Understanding Treasury Bills in India: A Secure Investment Option for Indian Investors

What are Treasury Bills?

Treasury bonds or Treasury Bills (T-Bills) are a type of debt instrument issued by the government that matures in less than a year. They are short-term securities with a maximum maturity period of one year and are sold at a discount to their face value. The difference between the discounted price and the face value is the interest earned by the investor.

The government issues T-Bills to raise money for various purposes like financing its budget deficit or managing its cash flows. The Reserve Bank of India (RBI) acts as the issuing and regulating authority of T-Bills. 

What are the various types of treasury bills?

There are four types of T-bills issued by the Reserve Bank of India (RBI), each with a different maturity period:

  • 14-day T-Bills: It has a maturity period of 14 days and is auctioned on the Wednesday of each week by the Reserve Bank of India (RBI) regularly to help the government raise funds to meet its short-term obligations. The minimum issue price of these bonds is Rs 1,00,000.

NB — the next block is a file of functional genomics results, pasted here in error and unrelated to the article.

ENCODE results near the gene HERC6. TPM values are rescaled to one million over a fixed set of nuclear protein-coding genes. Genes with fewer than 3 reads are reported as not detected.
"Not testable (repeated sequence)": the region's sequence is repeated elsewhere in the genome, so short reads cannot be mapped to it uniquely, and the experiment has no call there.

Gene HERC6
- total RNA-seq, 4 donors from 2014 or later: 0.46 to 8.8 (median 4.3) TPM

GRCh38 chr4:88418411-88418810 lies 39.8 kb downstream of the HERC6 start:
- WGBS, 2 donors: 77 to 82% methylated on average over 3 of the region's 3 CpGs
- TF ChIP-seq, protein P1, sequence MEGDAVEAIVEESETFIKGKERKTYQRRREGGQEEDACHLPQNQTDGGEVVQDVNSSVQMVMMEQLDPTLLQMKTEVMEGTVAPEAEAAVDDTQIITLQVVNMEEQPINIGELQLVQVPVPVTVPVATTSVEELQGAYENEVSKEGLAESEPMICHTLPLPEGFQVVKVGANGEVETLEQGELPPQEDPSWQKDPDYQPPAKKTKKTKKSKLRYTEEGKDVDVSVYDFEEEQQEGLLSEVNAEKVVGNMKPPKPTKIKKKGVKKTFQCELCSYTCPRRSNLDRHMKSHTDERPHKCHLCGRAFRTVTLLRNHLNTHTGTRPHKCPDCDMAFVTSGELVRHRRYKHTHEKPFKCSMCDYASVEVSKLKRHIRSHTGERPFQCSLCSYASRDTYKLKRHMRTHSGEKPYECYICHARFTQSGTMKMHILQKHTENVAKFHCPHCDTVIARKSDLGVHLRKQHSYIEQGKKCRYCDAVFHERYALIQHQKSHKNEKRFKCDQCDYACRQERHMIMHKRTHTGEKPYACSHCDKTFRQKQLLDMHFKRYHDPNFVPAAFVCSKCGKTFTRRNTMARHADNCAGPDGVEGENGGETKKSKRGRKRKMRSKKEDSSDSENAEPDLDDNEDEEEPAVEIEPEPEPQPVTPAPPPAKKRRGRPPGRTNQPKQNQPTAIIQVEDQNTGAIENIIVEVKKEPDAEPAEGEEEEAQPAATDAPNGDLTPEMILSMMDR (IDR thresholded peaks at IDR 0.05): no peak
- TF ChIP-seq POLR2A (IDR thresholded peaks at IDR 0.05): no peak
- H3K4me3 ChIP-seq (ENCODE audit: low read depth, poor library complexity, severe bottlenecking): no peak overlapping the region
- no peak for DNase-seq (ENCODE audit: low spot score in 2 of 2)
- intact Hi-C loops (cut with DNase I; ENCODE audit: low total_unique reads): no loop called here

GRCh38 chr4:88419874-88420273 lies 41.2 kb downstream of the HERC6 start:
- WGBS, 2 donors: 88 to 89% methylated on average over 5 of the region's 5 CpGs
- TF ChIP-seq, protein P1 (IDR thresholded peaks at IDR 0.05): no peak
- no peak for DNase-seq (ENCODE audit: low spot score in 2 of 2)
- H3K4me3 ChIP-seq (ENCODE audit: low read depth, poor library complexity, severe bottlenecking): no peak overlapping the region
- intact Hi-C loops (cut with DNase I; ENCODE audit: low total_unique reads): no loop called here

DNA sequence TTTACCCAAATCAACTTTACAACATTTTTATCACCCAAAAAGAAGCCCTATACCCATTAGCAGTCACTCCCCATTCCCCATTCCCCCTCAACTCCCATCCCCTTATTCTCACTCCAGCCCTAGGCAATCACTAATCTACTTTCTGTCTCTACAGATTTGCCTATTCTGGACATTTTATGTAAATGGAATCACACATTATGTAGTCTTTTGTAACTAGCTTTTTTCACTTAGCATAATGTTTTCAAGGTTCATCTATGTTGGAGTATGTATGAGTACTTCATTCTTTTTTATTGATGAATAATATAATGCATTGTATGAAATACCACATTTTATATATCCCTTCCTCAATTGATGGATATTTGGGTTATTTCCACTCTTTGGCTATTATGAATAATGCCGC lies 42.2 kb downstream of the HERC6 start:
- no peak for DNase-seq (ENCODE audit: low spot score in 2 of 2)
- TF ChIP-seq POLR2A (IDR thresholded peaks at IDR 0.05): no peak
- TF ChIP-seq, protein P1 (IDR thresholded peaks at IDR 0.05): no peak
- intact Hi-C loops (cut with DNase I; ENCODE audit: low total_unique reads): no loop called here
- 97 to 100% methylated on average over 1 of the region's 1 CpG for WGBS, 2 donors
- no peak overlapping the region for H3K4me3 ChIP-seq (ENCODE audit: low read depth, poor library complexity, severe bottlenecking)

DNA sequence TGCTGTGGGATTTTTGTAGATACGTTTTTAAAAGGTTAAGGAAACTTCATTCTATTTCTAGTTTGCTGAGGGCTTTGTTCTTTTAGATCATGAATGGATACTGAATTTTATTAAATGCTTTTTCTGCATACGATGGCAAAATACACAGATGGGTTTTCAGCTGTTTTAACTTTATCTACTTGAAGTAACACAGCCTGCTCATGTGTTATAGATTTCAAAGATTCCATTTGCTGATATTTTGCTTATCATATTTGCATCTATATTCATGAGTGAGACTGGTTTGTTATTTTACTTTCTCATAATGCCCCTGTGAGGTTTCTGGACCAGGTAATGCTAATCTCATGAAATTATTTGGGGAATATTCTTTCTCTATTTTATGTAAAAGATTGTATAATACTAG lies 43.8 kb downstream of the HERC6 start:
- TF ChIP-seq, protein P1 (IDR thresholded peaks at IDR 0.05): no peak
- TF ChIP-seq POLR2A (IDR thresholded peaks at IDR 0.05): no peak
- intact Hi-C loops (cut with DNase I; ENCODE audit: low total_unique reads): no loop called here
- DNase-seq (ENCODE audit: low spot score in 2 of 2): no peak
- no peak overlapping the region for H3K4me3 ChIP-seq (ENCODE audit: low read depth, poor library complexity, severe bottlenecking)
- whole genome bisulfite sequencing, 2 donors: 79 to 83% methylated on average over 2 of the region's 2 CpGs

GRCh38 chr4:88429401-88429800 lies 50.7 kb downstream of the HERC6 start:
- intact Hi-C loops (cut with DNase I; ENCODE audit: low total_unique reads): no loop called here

• 91-day T-bills: As the name suggests, these T-bills have a maturity period of 91 days. Banks most commonly use them to manage their short-term liquidity needs. You can invest in them in multiples of Rs 25,000.
  • 182-day T-bills: These bills have a maturity period of 182 days. They offer a slightly higher yield than 91-day bills. The minimum issue price of these bonds is Rs 25,000
  • 364-day T-bills: These bills have a maturity period of 364 days, are the most liquid of all T-bills, and offer the highest yield. They are mainly used by large institutional investors, such as banks and mutual funds, to park their short-term funds. You can invest in them in multiples of Rs 25,000.

How to calculate the yield on the Treasury Bond?

To calculate the yield before buying Treasury Bills, you can use the following formula:

Yield = (Face Value – Purchase Price) / (Face Value x Time to Maturity) x (365 / Days to Maturity)


  • Face Value is the amount of money the Treasury bill will be worth at maturity.
  • The Purchase Price is the price you paid to buy the Treasury bill.